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Growing concerns about climate change and peak oil have car manufacturers scrambling to find greener and more sustainable ways to fuel the world’s estimated 750 million automobiles. If trends continue, that number is expected to double in the next 30 years.

Hydrogen was once considered to be the forerunner to replace gasoline as a primary fuel, but most auto manufacturers have dropped plans to develop a hydrogen vehicle because the costs are simply too high.

General Motors CEO Fritz Henderson estimated that a hydrogen vehicle would likely cost ten times that of an electric equivalent.

"(GM’s electric) Volt will likely cost around $40,000 while a hydrogen vehicle would cost around $400,000,” says Henderson.

GM, Toyota, Renault-Nissan and Mitsubishi lead the pack of car manufacturers that are now focusing on electric vehicle production. Unlike combustion engines, which operate pretty much the same regardless of the vehicle, electric cars offer a variety of power options for consumers, from 100% electric to various hybrid offerings.

“There’s no silver bullet, there’s only silver buckshot,” says Jason Easton, Communications Manager for General Motors of Canada. “It’s about diversity and flexibility.”

Last week, auto manufacturers from around the world gathered in Vancouver for the Electric Vehicle 2010 Conference to unveil their latest offerings. Mitsubishi’s i-Miev made the trek right across Canada in the weeks leading up to the Vancouver Conference.

Pending government approvals, the i-Miev, (which is 100% electric) and the Chevrolet Volt (a plug-electric hybrid) are expected to hit the Canadian market sometime in 2011. Prices expected to range between $30,000 and $50,000.

For green consumers who just can’t wait, Tesla Motors’ Roadster is already available in Canada. Priced at $120,000, the 2-door Roadster, which was designed on the Lotus Elise frame, is a high-speed beauty that literally leaves every other electric vehicle in the dust.

The Roadster can go from 0 to 100 km/h in about 6 seconds. Tesla CEO Elon Musk says that the upcoming Sport version will hit the mark in "well under five seconds.”

For those who want a more moderately priced vehicle, Tesla is expected to launch a 4-door sedan within the next year that will be in the $50,000 range.

Regardless of your preference, the range of electric vehicles that will soon be available in the Canadian market promises to offer something for everyone.

“It’s a fascinating time to be involved in the auto industry,” says Easton.

Where does the power come from?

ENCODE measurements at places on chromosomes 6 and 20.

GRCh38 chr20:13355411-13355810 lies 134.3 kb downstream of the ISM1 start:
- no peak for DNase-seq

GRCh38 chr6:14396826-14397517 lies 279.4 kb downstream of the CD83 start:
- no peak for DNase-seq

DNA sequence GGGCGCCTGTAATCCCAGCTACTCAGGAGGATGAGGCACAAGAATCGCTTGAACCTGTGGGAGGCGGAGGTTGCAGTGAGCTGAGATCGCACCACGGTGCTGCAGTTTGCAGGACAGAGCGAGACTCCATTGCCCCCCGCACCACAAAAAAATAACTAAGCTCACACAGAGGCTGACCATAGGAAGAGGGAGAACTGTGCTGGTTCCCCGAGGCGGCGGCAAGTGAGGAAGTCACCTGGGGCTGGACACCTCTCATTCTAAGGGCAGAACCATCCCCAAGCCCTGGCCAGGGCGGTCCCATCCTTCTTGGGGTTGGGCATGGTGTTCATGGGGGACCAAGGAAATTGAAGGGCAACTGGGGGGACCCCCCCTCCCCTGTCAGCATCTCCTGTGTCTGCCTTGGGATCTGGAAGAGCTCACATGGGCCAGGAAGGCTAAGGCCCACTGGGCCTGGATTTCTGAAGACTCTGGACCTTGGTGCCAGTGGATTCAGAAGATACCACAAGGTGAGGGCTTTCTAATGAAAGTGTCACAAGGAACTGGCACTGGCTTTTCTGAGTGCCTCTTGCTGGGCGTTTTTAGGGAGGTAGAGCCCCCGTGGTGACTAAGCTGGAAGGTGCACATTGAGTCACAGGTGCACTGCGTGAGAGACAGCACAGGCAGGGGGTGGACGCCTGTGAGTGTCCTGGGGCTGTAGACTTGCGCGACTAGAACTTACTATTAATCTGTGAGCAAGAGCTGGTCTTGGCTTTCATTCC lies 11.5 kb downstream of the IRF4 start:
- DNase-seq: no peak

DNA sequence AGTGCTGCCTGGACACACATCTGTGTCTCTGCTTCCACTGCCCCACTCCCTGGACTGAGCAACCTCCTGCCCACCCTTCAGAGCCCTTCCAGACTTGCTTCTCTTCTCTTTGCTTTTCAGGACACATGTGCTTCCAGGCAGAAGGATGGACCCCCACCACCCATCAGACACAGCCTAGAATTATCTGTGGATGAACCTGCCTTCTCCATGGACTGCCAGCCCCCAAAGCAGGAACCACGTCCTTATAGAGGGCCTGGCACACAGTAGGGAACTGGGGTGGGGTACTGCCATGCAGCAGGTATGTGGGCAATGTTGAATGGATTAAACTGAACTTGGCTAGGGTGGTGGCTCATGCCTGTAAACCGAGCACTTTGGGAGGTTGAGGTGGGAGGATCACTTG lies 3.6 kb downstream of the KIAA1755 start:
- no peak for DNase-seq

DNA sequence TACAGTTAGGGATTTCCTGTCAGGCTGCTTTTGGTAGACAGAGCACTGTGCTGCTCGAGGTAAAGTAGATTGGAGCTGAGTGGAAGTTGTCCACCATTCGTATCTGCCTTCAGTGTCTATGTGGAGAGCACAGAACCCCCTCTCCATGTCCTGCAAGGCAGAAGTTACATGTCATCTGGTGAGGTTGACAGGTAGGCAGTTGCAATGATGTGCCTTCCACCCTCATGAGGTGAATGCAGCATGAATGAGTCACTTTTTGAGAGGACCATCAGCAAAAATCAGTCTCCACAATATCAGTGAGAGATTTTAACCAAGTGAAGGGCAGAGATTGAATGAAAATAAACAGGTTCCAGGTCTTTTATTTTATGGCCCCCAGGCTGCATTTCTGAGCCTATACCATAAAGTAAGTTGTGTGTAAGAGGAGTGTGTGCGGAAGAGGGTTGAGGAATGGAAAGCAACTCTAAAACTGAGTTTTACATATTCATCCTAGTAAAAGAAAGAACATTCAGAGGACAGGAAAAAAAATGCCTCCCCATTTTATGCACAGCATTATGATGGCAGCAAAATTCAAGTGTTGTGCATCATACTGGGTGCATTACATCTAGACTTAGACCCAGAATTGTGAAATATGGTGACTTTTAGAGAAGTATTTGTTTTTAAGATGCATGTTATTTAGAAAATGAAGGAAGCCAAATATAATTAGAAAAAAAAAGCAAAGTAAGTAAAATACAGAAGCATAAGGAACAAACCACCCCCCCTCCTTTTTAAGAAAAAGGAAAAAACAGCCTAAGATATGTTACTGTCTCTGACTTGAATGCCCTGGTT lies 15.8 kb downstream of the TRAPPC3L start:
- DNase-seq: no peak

As electric vehicles hit the market, a charging infrastructure will be needed to support them, much like the network of gas stations that fuel gasoline-powered vehicles. Two innovative initiatives are already underway in Canada:

1. Project Get Ready

The Rocky Mountain Institute’s Project Get Ready is partnering with cities in North America to help them prepare for the coming plug-in revolution. To date, Vancouver and Toronto are the first two Canadian partners. The plan:

Create a menu of strategic plug-in readiness action, including the business rationale

Provide a web database of plug-in readiness activities

Convene a virtual network of 20 cities to share lessons learned and best practices

2. A Better Place

Better Place is working to create a network of charge spots, battery-switch stations and systems that optimize the driving experience and minimize environmental impact and cost.

Ontario became the first province in Canada to partner with Better Place in 2009, with a goal of creating an electric network for the province’s estimated 7.3 million vehicles.

In Israel, Better Place is well on its way to creating a sustainable transportation grid for the entire country. With all of its major urban centers less than 150 kilometres apart and the average car owner traveling less than 70 kilometres per day, Israel is ideally suited for electric cars. If all goes according to plan, an electric vehicle will replace every gas-guzzling car in the country within the next few years.

The idea is simple, elegant and completely doable. Every parking space is being equipped with an electrical outlet for quick recharges, ensuring that car batteries will always have at least 160 kilometres of driving capacity.

For longer trips, battery-switching stations, much like existing gas stations, are being constructed. Depleted batteries will be replaced automatically in less time that it takes to fill up a fuel tank.

source: lifewise.canoe.ca

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